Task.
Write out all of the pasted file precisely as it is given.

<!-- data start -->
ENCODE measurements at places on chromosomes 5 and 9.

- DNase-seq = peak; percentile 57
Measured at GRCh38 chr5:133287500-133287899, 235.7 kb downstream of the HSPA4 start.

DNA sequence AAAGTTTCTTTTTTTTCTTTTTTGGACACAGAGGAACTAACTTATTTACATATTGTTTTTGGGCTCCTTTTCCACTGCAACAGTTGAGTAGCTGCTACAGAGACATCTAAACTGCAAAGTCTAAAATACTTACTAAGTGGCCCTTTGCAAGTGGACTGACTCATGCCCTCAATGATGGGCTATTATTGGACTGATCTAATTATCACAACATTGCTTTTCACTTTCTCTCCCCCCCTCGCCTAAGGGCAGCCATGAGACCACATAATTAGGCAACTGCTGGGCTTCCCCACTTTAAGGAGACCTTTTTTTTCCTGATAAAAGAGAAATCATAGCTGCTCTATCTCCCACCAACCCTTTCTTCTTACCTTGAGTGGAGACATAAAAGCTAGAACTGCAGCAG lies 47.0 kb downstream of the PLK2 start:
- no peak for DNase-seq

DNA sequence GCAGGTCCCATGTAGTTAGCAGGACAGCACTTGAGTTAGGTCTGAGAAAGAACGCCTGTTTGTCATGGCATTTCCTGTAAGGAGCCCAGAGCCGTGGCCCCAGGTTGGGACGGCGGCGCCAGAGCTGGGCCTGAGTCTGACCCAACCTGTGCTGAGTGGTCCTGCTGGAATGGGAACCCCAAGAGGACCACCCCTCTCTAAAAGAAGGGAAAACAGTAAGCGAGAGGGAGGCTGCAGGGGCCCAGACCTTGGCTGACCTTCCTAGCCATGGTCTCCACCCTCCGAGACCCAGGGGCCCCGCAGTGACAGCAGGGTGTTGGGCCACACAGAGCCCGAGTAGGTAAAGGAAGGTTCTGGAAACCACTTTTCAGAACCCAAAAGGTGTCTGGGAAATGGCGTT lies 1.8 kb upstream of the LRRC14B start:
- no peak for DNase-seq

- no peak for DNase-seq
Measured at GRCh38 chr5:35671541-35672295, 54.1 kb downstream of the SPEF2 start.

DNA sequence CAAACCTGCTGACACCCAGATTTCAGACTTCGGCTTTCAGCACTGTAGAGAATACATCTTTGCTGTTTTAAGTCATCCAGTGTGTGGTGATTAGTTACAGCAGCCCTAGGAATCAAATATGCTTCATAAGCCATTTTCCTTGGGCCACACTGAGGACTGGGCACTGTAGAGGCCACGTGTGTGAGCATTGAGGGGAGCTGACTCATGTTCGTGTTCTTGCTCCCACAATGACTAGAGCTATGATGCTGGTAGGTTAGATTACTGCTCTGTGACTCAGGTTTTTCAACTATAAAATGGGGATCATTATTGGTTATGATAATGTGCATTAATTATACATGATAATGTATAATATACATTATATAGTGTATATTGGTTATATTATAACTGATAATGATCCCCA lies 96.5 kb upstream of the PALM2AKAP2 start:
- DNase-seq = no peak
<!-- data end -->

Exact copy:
ENCODE measurements at places on chromosomes 5 and 9.

- DNase-seq = peak; percentile 57
Measured at GRCh38 chr5:133287500-133287899, 235.7 kb downstream of the HSPA4 start.

DNA sequence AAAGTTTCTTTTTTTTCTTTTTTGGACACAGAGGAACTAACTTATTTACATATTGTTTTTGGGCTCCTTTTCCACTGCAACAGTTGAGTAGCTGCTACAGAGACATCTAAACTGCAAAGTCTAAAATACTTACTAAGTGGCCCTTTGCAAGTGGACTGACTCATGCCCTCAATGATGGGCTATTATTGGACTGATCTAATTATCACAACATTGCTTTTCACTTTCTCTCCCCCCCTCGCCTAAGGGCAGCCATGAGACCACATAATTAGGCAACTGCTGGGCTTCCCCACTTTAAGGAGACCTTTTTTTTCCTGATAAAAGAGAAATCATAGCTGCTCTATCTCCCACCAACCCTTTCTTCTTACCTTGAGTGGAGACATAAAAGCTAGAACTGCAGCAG lies 47.0 kb downstream of the PLK2 start:
- no peak for DNase-seq

DNA sequence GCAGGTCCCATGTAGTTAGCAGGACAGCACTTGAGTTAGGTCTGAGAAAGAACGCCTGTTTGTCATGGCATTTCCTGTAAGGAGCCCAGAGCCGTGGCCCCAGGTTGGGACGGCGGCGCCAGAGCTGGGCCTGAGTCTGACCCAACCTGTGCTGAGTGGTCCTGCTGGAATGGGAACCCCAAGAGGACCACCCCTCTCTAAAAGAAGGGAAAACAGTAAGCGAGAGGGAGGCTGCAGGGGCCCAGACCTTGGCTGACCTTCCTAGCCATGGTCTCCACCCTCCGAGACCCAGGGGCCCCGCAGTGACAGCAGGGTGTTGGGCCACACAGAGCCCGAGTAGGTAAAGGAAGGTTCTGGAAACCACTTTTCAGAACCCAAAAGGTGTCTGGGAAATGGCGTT lies 1.8 kb upstream of the LRRC14B start:
- no peak for DNase-seq

- no peak for DNase-seq
Measured at GRCh38 chr5:35671541-35672295, 54.1 kb downstream of the SPEF2 start.

DNA sequence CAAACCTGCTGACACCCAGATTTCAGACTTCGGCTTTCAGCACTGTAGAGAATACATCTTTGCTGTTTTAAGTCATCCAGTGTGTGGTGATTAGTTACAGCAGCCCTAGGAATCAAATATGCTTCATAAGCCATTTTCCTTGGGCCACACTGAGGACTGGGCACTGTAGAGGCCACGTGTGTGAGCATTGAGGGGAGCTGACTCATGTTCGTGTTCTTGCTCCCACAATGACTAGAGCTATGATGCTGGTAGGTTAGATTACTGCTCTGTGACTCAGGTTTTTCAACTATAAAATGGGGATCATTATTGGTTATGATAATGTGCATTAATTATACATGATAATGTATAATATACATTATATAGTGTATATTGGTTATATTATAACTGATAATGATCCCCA lies 96.5 kb upstream of the PALM2AKAP2 start:
- DNase-seq = no peak